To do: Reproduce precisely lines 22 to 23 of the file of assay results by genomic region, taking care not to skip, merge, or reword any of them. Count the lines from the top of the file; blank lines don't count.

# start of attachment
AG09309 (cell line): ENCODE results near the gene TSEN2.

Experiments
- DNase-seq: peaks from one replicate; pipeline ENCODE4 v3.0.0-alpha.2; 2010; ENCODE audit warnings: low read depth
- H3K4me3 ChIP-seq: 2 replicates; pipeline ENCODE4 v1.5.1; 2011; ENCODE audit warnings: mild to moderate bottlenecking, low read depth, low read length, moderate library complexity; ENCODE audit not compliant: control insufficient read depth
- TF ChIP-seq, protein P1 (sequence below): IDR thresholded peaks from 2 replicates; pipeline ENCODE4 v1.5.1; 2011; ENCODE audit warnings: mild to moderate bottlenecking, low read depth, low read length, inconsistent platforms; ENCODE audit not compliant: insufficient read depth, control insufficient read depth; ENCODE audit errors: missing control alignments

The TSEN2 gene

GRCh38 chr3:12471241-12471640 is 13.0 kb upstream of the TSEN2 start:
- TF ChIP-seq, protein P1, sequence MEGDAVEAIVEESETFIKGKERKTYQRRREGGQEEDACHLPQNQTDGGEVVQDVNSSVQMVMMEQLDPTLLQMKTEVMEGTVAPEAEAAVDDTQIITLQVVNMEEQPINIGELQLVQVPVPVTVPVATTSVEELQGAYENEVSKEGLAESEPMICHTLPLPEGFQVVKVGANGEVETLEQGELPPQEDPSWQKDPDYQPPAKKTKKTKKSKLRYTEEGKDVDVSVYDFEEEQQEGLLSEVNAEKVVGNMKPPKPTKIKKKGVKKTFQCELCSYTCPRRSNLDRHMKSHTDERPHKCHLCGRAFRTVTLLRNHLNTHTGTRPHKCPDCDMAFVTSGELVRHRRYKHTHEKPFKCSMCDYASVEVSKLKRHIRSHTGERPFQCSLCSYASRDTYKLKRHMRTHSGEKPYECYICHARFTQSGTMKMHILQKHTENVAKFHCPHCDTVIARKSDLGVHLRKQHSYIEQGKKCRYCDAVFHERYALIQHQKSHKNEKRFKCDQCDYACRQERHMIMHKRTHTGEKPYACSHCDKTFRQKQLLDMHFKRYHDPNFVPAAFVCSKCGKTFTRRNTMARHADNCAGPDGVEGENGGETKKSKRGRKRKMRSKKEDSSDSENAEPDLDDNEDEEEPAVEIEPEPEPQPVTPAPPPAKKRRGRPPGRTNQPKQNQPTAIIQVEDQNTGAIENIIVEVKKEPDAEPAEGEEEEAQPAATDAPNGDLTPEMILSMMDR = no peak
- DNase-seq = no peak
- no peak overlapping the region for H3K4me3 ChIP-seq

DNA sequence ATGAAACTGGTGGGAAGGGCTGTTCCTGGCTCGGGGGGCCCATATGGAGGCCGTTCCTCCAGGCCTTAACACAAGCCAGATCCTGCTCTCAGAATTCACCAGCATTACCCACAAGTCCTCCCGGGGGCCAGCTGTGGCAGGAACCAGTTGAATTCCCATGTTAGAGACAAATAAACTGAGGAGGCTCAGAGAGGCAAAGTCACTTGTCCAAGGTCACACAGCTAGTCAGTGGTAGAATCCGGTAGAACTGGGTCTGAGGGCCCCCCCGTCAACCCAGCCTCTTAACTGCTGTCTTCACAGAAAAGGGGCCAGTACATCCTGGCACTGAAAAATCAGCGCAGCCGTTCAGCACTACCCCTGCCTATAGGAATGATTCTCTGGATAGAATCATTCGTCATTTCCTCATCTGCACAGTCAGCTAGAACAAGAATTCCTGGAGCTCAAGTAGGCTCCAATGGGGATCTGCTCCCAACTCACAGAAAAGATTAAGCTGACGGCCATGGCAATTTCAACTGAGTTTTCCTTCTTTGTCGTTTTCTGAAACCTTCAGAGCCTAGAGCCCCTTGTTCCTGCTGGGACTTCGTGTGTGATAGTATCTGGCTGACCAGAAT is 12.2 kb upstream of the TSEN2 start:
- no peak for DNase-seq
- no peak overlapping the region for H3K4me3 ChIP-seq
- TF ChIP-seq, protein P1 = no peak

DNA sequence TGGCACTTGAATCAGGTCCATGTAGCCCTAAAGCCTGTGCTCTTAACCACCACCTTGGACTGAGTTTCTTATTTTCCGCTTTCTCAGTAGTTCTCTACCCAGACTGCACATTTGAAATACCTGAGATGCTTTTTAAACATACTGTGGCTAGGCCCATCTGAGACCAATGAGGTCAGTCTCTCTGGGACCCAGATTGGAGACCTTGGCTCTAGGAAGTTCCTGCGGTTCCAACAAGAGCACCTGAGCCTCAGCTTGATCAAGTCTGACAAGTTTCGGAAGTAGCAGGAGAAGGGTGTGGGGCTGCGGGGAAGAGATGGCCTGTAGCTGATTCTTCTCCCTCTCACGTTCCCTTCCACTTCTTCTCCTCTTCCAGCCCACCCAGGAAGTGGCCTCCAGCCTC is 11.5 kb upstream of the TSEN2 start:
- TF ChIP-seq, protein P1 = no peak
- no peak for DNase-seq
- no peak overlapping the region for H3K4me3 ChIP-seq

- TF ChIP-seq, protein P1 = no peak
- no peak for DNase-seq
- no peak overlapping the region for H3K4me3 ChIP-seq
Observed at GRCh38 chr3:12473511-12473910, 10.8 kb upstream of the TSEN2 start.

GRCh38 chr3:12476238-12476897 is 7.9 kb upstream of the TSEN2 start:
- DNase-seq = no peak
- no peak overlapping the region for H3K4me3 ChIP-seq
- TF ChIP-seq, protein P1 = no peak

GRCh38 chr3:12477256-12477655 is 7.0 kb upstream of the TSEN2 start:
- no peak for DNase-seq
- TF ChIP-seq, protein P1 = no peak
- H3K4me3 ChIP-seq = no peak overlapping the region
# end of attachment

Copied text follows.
Observed at GRCh38 chr3:12473511-12473910, 10.8 kb upstream of the TSEN2 start.

GRCh38 chr3:12476238-12476897 is 7.9 kb upstream of the TSEN2 start: